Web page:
The platform was a good fit for a while. But then the client recognized a need to add other modules to the wellness platform. They contacted their vendor with the request, but it got rejected. Such a module wasn’t on the vendor’s offering list or part of their roadmap. What was in the vendor’s best interest (to sell more of their products) didn’t overlap with our client’s needs. They went through the buy vs. build decision-making process and determined it was time to build something more custom for their needs. They were opening themselves up to a partnership that led them to MentorMate.
We provided them with a multi-phased relationship. We first conducted a design engagement to envision the experience their platform would provide. We worked through wireframes and tested the user experience, gathered feedback, made adjustments, and applied a user interface. Then, we applied our software architecture expertise to ensure the application to be built was feasible. Finally, we stepped in to provide our development services to actually build their new wellness platform. MentorMate worked with them over the course of many months, and our goal was to ensure that what we were building met our client’s and their users’ needs.
Our engagement with this client is a perfect example of a strong partnership. While a vendor takes orders, a partner provides guidance and focuses on solving the client’s problem.
What are your actual needs?
Discussions about vendors and partners boil down to one question: What is it that you need? It might sound straightforward and simple to answer but to recognize what sort of solution you need, you first have to understand your entire problem.
At their core, vendors are generally seen as order takers. While this framing paints a slightly negative picture, there’s nothing wrong with placing an order with a company that can deliver precisely what you need. The tricky part comes when you believe you need a vendor when you need a partner.
When we receive a request from a potential client, MentorMate’s client strategy team steps in to help the client recognize the exact problem they’re trying to solve. We lay the foundation for a future relationship of trust and understanding. Our engagements often begin in the early stages when the client is outlining a strategy and determining market fit. We then ensure we’re building the right thing through designing, architecting, developing, testing, and deploying it to the world. Once it’s live, we can even operate and maintain it on your behalf. Only a true partner can provide this type of help and guidance throughout the product lifecycle.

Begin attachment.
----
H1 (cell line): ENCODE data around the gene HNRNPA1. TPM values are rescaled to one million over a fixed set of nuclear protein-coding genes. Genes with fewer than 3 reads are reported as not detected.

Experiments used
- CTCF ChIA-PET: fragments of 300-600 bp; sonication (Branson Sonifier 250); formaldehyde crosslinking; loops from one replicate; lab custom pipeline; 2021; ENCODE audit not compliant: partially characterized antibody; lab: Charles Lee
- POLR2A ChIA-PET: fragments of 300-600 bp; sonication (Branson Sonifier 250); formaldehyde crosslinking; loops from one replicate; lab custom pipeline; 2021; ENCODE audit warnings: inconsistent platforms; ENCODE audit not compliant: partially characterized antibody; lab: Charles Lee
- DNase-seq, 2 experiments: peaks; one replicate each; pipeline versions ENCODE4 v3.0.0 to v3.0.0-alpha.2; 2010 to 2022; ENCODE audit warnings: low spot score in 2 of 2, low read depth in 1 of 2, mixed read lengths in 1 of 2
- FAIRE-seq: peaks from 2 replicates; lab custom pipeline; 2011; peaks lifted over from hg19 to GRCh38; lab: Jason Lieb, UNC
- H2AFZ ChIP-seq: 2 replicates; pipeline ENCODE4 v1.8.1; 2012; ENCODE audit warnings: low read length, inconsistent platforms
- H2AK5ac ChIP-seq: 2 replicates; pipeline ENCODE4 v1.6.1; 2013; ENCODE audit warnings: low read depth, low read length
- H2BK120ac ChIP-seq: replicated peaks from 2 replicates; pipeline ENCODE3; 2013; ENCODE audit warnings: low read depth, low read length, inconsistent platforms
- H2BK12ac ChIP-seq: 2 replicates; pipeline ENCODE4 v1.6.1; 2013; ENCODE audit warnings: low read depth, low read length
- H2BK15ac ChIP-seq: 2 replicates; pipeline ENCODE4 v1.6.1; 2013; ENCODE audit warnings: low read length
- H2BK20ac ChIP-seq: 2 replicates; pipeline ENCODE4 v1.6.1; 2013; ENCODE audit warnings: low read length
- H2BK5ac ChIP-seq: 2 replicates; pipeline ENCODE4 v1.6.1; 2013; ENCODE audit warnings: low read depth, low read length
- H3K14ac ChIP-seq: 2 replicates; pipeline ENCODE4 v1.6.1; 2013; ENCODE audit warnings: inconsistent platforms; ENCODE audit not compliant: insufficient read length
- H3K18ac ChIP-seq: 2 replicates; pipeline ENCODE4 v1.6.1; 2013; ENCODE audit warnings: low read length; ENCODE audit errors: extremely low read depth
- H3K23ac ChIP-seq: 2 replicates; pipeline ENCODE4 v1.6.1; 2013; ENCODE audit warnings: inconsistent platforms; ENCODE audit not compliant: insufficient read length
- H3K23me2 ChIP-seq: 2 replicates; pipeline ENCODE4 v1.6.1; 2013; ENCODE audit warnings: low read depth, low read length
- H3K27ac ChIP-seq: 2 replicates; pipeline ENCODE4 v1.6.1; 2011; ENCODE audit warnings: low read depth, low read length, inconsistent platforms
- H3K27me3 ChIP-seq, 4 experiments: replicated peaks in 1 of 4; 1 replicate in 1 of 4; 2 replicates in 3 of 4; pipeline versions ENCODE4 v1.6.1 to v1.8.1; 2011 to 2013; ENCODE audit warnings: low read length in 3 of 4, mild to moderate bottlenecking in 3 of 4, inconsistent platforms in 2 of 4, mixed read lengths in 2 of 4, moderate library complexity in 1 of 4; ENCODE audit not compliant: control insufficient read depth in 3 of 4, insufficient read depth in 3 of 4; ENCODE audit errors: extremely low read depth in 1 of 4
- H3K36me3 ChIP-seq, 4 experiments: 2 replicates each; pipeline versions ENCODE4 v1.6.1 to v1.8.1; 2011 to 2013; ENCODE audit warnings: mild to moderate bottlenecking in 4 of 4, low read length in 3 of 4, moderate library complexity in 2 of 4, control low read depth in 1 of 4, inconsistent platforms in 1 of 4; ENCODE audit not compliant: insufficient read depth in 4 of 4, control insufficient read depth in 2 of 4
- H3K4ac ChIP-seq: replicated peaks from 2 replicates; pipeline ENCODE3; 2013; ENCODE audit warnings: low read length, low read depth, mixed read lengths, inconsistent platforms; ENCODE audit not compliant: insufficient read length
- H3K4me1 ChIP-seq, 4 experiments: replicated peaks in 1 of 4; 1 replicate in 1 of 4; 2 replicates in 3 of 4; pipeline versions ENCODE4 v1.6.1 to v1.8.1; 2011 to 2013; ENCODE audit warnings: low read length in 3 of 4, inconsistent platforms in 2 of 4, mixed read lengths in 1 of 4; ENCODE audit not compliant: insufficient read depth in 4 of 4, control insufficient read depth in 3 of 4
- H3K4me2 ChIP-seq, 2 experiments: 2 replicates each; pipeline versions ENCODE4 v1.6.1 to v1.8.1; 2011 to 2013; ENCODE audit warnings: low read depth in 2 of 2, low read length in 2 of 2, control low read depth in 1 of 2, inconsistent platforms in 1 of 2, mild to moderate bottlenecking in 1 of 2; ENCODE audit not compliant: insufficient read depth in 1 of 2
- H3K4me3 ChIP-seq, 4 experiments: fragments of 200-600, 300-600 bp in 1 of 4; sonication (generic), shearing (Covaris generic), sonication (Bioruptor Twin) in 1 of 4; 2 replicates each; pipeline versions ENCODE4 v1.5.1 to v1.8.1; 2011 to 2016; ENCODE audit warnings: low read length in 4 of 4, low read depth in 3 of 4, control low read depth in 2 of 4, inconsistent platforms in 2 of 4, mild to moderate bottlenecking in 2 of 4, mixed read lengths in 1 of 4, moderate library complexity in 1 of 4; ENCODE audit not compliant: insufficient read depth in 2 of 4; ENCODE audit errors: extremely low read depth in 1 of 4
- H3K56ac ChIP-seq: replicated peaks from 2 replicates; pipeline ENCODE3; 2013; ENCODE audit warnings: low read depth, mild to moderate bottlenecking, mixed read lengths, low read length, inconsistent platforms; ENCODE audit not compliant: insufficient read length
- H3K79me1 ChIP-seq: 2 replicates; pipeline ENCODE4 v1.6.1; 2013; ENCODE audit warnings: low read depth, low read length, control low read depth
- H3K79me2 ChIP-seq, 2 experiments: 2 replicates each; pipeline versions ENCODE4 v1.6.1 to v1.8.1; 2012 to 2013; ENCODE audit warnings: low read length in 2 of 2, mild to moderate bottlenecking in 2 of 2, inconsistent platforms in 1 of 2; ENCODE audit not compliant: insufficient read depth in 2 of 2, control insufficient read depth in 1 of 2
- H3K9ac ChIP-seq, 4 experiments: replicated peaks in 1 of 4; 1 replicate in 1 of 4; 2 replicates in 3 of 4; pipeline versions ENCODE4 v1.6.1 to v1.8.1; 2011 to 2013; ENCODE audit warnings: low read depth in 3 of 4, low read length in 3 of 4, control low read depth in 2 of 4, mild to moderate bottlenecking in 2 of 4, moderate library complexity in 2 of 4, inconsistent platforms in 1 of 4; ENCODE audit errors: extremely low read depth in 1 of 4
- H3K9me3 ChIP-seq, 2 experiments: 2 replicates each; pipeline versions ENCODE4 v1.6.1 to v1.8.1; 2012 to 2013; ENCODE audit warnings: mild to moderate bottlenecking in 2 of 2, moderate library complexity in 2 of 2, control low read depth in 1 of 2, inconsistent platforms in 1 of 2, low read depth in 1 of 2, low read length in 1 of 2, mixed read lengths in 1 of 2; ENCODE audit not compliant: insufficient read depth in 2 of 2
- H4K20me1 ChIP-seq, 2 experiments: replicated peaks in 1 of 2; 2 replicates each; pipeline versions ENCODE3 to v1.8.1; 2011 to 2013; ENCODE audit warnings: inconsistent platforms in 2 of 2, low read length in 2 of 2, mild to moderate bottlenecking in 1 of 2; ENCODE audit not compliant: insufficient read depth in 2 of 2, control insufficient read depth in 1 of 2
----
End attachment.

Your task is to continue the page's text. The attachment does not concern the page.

Whether you need a vendor to provide a pre-defined product or service or a partner to help figure out how to solve your problem, it’s essential to know who you should turn to in either case. Each option can work great for you, so long as understand which path you need to take.
Original post found here.
Authored by Aaron Whitney:
Aaron is MentorMate’s Director of Client Strategy. He leads a team of strategists who work with prospective clients to propose custom software solutions to their business problems. He and his team listen to clients in order to understand their vision, get a feel for their priorities, and identify their pain points. They then turn that information into a concise story that clearly demonstrates how MentorMate can help them achieve their goals.
Prior to his current role, Aaron spent time working in business architecture, enterprise architecture, project management, and sales. That experience, along with his recent time spent as a Solution Architect for MentorMate, gave him plenty of expertise in problem definition, solution strategy, and project delivery. Curious by nature, Aaron likes nothing more than learning something new, and in this job he’s constantly learning about new clients, industries, problems, and solutions.
Outside of work, most of Aaron’s time is spent reading books, playing with Legos, battling with NERF guns, and building snow forts with his two boys. In the rare instances that he gets time to himself, he hits the open road on a long bike ride or a solo road trip.